• [1997:] It is 20 years this week since Steve Biko died after being driven hundreds of miles, naked and in a coma, from a police cell in Port Elizabeth to another in Pretoria. [He was] held in security police custody, incommunicado for three weeks of interrogation, before being taken to the South African capital where he died on 12 September 1977. [...] As the printed programme for [the unveiling of a Biko statue in East London, Cape Province] says: 'His death had a massive impact on world opinion, more than that of any other detainee, mainly because he was better known to the international media than any other detainee. He had been visited by journalists all over the world, and they had written about him so that when he died there was shock and anger on a wide scale abroad, as well as among his admirers and friends in South Africa.' At the United Nations, his death was cited as one of the principal reasons for the intensification of sanctions, in particular the oil and arms embargo against the Pretoria government, and, because he had died so young, young people all over the world used his name as a rallying cry, as they demonstrated for disinvestment and the economic and diplomatic isolation of the apartheid regime. Biko's name and story as rallying points of the worldwide anti-apartheid movement intensified hugely after production of the 1988 internationally released film Cry Freedom, which was seen in more than 100 countries, dubbed or sub-titled in more than 30 languages. [...] The question often asked about Steve Biko is whether he would have had more impact against apartheid alive than dead. It is a question that can never be answered, because this brilliant young man was killed while his remarkable intellect was still developing and broadening, and his views deepening and mellowing beyond the early angry writing which had characterised his student period. But, dead or alive, he was to play a pivotal role in hastening the end of apartheid oppression, and he himself knew this would be so. As he wrote about the possibility of his own premature death: 'You are either alive and proud or you are dead, and your method of death can itself be a politicising thing. So if you can overcome the fear of death, which is irrational, you're on the way.' [...] Biko was therefore consciously prepared to give his life for freedom in South Africa, with a courage and spirit that matched his intellectual gifts. (Donald Woods, Observer, 7 September)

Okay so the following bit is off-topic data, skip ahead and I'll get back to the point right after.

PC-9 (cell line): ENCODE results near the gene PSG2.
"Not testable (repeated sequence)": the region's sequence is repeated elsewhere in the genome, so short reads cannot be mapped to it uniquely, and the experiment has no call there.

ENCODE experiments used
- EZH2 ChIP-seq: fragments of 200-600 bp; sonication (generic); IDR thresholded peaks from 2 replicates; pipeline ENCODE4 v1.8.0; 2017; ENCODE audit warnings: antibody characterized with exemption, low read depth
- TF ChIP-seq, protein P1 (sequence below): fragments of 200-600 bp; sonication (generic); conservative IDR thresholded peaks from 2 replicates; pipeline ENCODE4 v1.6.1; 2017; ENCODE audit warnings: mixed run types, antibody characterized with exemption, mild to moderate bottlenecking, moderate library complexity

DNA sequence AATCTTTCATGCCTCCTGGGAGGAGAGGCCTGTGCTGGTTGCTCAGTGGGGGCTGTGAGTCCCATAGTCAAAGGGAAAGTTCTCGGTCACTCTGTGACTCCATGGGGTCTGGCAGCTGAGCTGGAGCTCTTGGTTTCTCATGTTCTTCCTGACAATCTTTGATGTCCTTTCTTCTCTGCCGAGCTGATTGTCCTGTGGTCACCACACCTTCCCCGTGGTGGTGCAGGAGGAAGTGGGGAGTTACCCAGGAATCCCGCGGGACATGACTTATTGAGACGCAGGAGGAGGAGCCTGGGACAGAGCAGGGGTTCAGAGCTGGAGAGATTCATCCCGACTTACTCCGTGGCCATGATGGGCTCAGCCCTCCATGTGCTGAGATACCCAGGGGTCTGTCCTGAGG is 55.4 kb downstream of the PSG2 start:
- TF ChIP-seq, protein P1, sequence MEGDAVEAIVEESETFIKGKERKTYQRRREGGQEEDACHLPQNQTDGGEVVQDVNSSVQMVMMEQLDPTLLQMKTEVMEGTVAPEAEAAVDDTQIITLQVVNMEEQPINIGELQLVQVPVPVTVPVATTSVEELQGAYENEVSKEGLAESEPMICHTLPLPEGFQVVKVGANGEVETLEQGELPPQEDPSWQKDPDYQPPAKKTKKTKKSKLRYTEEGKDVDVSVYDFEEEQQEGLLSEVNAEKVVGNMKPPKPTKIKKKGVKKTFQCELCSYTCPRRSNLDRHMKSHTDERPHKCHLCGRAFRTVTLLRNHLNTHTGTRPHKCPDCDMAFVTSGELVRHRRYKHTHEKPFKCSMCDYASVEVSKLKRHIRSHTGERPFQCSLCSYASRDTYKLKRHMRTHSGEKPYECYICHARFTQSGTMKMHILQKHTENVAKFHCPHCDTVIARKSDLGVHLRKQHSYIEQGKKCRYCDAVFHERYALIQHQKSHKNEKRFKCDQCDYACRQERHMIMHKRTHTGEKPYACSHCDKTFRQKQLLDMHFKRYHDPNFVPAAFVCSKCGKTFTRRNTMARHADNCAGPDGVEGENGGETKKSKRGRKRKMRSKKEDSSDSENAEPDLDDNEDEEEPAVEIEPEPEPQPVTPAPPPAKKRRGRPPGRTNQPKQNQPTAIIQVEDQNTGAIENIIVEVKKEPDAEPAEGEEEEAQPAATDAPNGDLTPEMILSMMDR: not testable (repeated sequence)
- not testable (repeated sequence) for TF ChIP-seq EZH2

• [1997:] Biko's family fiercely opposed the truth commission's decision to conduct the hearing, and has argued that its powers of amnesty could rob apartheid victims' relatives of justice. Last year his widow unsuccessfully challenged the legitimacy of the commission in South Africa's constitutional court. (Inigo Gilmore, Sunday Times, 7 Sep)

Quelle: USA / South Africa

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28.03.2003, aktualisiert am 16.06.2003